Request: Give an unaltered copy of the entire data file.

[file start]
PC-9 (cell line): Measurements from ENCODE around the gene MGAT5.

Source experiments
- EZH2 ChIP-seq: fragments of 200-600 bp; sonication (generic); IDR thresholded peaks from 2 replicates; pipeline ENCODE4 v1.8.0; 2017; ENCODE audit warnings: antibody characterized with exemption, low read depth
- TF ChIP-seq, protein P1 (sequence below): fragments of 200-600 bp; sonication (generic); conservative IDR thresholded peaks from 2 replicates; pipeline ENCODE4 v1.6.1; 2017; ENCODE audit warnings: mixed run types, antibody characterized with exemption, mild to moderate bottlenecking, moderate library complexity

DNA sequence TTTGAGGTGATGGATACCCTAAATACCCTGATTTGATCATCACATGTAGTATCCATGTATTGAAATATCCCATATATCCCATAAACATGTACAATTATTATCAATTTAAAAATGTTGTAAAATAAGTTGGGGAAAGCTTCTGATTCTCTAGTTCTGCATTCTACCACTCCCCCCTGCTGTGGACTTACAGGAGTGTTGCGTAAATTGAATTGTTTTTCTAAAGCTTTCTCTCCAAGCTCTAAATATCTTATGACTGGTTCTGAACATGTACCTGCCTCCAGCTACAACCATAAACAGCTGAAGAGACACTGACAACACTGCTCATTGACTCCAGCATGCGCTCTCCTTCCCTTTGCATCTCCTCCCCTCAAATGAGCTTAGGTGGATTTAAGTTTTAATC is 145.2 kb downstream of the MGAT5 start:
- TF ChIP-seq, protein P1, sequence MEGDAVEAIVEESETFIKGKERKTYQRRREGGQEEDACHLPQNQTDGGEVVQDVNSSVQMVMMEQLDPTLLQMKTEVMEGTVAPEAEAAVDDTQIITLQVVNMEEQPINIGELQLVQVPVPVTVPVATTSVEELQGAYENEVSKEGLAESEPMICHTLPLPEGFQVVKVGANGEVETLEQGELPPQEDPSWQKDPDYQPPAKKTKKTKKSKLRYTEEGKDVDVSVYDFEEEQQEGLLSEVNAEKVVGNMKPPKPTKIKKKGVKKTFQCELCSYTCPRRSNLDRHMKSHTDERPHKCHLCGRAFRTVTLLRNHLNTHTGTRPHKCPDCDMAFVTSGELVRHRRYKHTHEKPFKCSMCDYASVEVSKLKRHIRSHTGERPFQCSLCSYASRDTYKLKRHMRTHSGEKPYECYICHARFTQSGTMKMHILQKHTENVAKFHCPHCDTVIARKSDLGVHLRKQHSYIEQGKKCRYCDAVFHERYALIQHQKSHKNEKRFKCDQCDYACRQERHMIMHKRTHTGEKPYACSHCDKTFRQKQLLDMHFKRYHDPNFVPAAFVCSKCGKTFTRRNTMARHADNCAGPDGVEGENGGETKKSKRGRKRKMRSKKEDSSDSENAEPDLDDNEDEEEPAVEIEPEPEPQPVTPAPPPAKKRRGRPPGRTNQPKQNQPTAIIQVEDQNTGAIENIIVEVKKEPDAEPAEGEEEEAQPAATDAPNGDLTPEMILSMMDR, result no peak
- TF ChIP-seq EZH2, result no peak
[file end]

PC-9 (cell line): Measurements from ENCODE around the gene MGAT5.

Source experiments
- EZH2 ChIP-seq: fragments of 200-600 bp; sonication (generic); IDR thresholded peaks from 2 replicates; pipeline ENCODE4 v1.8.0; 2017; ENCODE audit warnings: antibody characterized with exemption, low read depth
- TF ChIP-seq, protein P1 (sequence below): fragments of 200-600 bp; sonication (generic); conservative IDR thresholded peaks from 2 replicates; pipeline ENCODE4 v1.6.1; 2017; ENCODE audit warnings: mixed run types, antibody characterized with exemption, mild to moderate bottlenecking, moderate library complexity

DNA sequence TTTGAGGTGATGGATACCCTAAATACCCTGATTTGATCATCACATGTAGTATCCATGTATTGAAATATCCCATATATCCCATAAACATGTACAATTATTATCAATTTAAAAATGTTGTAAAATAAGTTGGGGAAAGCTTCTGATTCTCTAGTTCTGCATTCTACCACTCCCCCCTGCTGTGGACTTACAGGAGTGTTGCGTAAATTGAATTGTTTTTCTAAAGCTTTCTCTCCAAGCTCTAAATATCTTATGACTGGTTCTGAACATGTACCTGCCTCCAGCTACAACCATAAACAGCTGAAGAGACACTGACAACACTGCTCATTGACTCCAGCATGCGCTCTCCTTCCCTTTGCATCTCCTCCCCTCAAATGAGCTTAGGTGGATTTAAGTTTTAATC is 145.2 kb downstream of the MGAT5 start:
- TF ChIP-seq, protein P1, sequence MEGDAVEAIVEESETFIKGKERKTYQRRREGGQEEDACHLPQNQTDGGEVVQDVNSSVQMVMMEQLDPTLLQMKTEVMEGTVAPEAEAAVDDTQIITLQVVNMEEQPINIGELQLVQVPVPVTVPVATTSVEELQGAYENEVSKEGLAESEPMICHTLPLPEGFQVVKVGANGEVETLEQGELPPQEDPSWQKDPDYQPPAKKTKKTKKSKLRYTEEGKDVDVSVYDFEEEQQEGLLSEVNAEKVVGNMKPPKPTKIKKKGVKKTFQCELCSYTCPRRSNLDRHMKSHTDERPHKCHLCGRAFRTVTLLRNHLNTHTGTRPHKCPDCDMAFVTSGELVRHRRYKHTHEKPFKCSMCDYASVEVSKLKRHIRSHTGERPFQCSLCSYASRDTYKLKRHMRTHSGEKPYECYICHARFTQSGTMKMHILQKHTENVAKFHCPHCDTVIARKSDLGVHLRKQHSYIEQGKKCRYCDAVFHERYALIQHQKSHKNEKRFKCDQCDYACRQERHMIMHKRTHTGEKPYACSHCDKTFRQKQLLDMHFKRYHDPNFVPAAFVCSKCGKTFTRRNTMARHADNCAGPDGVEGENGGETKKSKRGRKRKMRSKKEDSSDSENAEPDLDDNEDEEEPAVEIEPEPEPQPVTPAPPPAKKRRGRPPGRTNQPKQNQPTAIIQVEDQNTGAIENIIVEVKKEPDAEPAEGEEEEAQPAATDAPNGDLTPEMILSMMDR, result no peak
- TF ChIP-seq EZH2, result no peak